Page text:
Fibre-optical black holes
Black holes can be understood in a simple picture: Imagine a river flowing towards a waterfall with ever increasing flow speed. Also imagine fishes in the river swimming upstream. At some position in the river the maximum speed of the fish will equal the flow speed and all fish beyond that "point of no return" will be flushed into the waterfall. Here the flow speed corresponds to the gravity of a black hole and the point of no return to the event horizon.
Arguably the most facinating aspects of astronomical black holes is the emission of Hawking radiation from the event horizon, an intriguing quantum effect combining gravity, thermodynamics and quantum mechanics.
Unfortunately, the astrophysical Hawking radiation is far too weak to ever being detected directly. Recently, however, we have invented a method to create moving artificial event horizons with short pulses in optical fibers. Moreover, the expected Hawking radiation is strong enough to be detectable with single photon coincindence counting.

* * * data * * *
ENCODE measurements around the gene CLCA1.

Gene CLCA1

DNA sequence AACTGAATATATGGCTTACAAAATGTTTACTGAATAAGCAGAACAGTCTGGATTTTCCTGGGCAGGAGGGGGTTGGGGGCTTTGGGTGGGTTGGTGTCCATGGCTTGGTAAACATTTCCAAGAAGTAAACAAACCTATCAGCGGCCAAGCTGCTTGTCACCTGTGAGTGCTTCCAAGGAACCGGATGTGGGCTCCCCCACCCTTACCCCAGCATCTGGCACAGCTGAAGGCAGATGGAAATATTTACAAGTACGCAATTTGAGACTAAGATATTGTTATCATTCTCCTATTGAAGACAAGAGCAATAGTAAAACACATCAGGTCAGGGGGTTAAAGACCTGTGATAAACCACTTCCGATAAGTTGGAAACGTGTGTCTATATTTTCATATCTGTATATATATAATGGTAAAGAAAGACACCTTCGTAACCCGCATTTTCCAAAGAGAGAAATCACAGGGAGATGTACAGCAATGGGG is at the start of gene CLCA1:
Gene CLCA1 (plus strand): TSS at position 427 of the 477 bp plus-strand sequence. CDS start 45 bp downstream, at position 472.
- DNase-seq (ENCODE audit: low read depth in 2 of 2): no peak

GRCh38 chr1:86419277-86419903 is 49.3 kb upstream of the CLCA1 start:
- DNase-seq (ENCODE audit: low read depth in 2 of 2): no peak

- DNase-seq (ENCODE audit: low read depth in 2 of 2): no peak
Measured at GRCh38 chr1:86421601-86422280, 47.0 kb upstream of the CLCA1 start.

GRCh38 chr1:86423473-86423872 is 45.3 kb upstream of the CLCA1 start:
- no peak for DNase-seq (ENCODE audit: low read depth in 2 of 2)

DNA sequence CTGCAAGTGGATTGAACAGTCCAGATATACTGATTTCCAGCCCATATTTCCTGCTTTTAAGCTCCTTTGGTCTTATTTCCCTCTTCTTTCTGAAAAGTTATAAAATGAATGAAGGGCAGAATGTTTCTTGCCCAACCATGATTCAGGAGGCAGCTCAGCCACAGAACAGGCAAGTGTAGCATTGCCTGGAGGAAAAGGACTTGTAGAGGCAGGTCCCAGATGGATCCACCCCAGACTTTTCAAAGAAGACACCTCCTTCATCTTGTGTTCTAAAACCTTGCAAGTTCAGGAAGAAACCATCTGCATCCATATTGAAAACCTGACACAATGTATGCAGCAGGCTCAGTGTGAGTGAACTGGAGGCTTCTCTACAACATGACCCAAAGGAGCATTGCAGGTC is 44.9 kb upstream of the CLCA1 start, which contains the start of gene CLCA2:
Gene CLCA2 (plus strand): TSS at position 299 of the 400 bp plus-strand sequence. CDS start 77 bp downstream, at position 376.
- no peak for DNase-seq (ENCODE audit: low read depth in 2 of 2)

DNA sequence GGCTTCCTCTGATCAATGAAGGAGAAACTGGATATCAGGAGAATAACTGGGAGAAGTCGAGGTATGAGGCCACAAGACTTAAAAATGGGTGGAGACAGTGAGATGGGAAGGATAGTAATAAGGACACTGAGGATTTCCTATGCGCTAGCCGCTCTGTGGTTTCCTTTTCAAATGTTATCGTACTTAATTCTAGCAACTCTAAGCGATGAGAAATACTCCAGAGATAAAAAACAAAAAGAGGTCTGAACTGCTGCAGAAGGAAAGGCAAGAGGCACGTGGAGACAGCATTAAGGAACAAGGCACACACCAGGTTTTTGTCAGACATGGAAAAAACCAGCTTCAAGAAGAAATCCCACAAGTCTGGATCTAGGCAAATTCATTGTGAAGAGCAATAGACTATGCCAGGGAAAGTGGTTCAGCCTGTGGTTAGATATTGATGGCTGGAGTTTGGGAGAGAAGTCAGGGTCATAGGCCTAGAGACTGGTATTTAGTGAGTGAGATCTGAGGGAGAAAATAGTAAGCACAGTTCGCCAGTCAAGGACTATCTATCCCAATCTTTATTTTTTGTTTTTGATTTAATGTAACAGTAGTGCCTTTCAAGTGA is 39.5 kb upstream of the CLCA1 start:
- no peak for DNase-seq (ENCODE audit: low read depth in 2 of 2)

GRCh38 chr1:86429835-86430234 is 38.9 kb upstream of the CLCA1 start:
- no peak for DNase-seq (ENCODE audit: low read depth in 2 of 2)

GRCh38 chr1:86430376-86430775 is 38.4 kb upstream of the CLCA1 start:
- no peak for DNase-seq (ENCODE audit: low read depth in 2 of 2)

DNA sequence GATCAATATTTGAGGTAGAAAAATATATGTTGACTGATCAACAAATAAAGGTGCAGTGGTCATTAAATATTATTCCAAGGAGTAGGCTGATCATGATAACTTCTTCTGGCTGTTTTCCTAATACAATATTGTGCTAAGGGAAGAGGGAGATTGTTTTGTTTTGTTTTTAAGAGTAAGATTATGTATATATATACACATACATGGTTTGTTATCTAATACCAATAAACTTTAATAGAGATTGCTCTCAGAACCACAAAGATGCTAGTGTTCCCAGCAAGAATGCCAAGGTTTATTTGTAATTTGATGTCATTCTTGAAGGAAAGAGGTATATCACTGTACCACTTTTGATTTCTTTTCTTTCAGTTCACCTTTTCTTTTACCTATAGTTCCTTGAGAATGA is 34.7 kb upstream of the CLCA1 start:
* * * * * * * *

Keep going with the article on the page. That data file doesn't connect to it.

|Dr. Susanne Kehr|
| ||Transformation optics, Fibre-optical black holes, Perfect Imaging, , Few-cycle Pulses in Fibres, 'Cherenkov' Radiation||Quantum Optics Group|| ||Tel: +44 (0)1334 463127|
|Dr. Friedrich Koenig|
| ||Fibre-optical black holes, , Few-cycle Pulses in Fibres, 'Cherenkov' Radiation, Non-linear Fibre Optics||Quantum Optics Group|| ||Tel: 01334 463128|
|Prof. Ulf Leonhardt|
| ||Casimir forces, Transformation optics, Fibre-optical black holes, Invisibility, Electromagnetically induced invisibility, Perfect Imaging||Quantum Optics Group|| ||Tel: 01334 46(3115)|
| ||Fibre-optical black holes|
|Quantum Optics Group|| ||Room: 269|| |